Design Matters: Principles for Successful Developments
Principles for Successful Developments: Balancing Aesthetics and Functionality
Balancing aesthetics and functionality in land development planning is a challenging yet essential task. It is central to creating appealing, sustainable, and successful developments. Aesthetics bring beauty, character, and a sense of identity to a development. Architectural design, landscaping, and the integration of art and culture can transform ordinary spaces into vibrant, engaging environments. On the other hand, functionality is the backbone that ensures a land development project serves its practical purposes effectively—from critical infrastructure and transportation networks to necessary public amenities. So how do we achieve this balance? Below, members of the FOCUS Land Planning Department share their insights on these principles for successful developments.
Collaboration for Effective Development Planning
Balancing aesthetics and functionality is not just a task for urban planners and architects. It requires a collaborative effort involving input from all stakeholders. “Typically, when there is greater alignment among all stakeholders, it facilitates more compatibility between aesthetics and functionality. When planners and developers genuinely seek to create a better space and work alongside city staff to create a development that aligns with a city’s general plan, functionality and aesthetics will come as a natural result,” said Chad Garner, Urban Planner and Project Manager at FOCUS.
Another factor is understanding the existing site details, conditions, and constructability. This determines if the grand vision for a project is feasible. “The planners at FOCUS collaborate closely with our engineers to make sure we understand the constraints and challenges of the site and work through them together,” said Seth Vance, Manager of the Land Planning Department.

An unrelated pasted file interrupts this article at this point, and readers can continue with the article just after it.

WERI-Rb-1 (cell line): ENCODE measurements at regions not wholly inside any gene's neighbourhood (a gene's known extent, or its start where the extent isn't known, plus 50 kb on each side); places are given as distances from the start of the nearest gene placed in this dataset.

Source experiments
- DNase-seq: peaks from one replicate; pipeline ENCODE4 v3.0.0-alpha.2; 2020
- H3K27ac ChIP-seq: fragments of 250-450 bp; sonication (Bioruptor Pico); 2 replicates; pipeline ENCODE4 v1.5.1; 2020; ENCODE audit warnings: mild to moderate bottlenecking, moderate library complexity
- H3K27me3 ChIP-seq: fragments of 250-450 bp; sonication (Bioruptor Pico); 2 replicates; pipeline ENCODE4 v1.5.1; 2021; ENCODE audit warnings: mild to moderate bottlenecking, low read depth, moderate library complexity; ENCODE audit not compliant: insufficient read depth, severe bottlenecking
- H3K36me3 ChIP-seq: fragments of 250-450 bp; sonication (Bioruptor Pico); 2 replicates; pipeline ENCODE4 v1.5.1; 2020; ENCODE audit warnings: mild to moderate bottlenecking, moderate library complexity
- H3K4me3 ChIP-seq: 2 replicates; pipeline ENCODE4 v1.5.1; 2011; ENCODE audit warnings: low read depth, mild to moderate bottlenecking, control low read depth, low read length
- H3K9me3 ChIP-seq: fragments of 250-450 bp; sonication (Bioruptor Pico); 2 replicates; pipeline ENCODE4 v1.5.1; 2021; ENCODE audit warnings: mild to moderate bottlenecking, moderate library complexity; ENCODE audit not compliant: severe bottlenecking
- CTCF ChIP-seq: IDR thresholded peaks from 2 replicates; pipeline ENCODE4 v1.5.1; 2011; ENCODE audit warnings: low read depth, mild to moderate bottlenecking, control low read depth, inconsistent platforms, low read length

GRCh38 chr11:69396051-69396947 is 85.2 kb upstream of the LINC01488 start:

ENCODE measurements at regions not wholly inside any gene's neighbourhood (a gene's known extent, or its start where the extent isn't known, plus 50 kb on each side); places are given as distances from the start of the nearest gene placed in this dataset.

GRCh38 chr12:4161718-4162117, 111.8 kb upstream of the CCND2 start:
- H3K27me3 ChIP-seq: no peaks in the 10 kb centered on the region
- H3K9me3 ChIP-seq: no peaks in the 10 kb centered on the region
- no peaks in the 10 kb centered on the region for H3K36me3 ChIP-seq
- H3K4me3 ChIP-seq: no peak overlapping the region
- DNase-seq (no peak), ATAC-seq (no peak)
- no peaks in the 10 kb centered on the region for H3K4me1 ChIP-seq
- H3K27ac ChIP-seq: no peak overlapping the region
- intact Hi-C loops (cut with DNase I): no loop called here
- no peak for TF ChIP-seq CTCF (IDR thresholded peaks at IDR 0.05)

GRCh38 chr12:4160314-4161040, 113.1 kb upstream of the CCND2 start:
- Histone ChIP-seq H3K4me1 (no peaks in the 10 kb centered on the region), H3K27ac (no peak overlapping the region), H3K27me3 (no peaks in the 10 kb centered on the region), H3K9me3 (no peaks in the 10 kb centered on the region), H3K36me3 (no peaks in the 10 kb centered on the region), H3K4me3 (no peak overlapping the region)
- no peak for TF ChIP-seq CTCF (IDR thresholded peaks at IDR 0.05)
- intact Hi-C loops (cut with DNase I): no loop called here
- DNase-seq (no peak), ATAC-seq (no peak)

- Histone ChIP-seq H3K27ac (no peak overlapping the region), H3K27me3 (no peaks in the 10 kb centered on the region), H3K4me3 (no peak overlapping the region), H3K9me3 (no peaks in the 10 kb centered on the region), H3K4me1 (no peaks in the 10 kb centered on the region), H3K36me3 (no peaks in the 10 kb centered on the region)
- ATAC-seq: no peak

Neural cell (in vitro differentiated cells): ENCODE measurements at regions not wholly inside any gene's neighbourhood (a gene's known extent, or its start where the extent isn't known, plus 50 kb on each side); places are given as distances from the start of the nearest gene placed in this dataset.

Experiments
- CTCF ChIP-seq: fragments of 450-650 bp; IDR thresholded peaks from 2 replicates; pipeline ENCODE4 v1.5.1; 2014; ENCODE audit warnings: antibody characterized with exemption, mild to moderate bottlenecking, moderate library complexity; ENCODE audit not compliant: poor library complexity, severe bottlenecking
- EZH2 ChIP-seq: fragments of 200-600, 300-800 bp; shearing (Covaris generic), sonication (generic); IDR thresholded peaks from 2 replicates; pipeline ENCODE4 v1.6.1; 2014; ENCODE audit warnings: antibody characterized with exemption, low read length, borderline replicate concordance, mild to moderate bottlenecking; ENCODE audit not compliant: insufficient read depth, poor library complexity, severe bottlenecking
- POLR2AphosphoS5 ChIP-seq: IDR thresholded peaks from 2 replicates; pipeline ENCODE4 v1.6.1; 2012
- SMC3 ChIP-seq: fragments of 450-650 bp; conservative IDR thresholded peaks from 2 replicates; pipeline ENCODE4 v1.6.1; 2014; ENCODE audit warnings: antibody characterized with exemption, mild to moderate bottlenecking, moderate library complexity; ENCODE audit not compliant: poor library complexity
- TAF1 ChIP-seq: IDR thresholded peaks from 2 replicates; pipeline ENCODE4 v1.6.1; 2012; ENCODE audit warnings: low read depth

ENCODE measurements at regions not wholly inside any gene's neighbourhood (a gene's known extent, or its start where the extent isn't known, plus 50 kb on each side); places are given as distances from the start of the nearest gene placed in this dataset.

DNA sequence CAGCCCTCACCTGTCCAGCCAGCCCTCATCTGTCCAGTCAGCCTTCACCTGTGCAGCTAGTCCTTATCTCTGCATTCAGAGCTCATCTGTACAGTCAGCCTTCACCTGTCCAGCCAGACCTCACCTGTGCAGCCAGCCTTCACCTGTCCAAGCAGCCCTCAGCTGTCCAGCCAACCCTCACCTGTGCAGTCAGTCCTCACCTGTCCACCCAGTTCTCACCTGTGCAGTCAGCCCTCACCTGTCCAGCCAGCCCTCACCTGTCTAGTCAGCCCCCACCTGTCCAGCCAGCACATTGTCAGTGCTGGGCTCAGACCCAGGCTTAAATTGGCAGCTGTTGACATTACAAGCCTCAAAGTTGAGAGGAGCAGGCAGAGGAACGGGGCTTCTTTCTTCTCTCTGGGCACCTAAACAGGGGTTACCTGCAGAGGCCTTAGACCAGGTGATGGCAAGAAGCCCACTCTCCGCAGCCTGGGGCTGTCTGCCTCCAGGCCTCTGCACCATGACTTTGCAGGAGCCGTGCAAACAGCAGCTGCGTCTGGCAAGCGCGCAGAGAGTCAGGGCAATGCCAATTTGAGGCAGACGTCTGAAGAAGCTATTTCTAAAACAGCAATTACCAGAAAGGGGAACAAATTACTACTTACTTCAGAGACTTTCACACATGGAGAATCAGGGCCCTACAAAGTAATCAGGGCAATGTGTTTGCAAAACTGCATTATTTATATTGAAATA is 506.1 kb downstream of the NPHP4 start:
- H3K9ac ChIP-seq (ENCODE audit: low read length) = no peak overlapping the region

“Many times, the development concept, or “pretty picture”, doesn’t ultimately function,” said Vance. He continued, “The main challenges we see in our most recent projects are due to site topography and grading. For example, a road with curves and switchbacks may be planned to the top of a slope or mountain. But, when it’s engineered, the road can’t be built as initially planned. Understanding constructability issues early-on has helped us tackle many challenging projects and provide planning that will function and not require total re-design—ultimately saving our clients time and money.”
Garner points to FOCUS’ most recent experience on hillside developments as an example. One such project is Panarama Point in Herriman, Utah. It’s a luxury 600-acre community of single-family homes, a commercial center, and multi-family housing. FOCUS has collaborated closely with all stakeholders to maximize the breathtaking panoramic views and aesthetics of this majestic mountain while providing functionality in challenging mountainous terrain. The project is planned to include a dog park, a unique trail system with roadway right-of-way separated for bikers and walkers, and creative neighborhood signage.
Another issue that commonly puts aesthetics and functionality at odds is project cost and profitability. Site features like slope, wetlands, fault lines, access, and compatibility with existing uses often impact project budgets and feasibility. Municipal standards and requirements can also impact a project and its budget–from minimum open space and amenity requirements to density bonus incentives. To meet these challenges, a thorough site analysis and careful engineering empowers developers to maximize the development while simultaneously minimizing development costs.
Development Trends and Value Engineering
A few current trends that address functionality/aesthetics in land development projects include using art in otherwise unappealing areas, incorporating a unique architectural style or color in buildings, using utility structures to create site markers/identifiers, or purposing a detention pond as an open play area. Additional trends include optimizing existing features to explore value engineering. For example, planning techniques to balance site aesthetics and functionality may include maintaining existing trees/native grasses, keeping historic buildings as a focal point, or enhancing existing open space features like a canal or a creek.
As you can see, when aesthetics and functionality are successfully balanced, the result is a development that looks beautiful, operates efficiently, and contributes positively to the surrounding environment and community. To learn more about the insightful planning FOCUS provides reach out to Seth or Chad at email@example.com.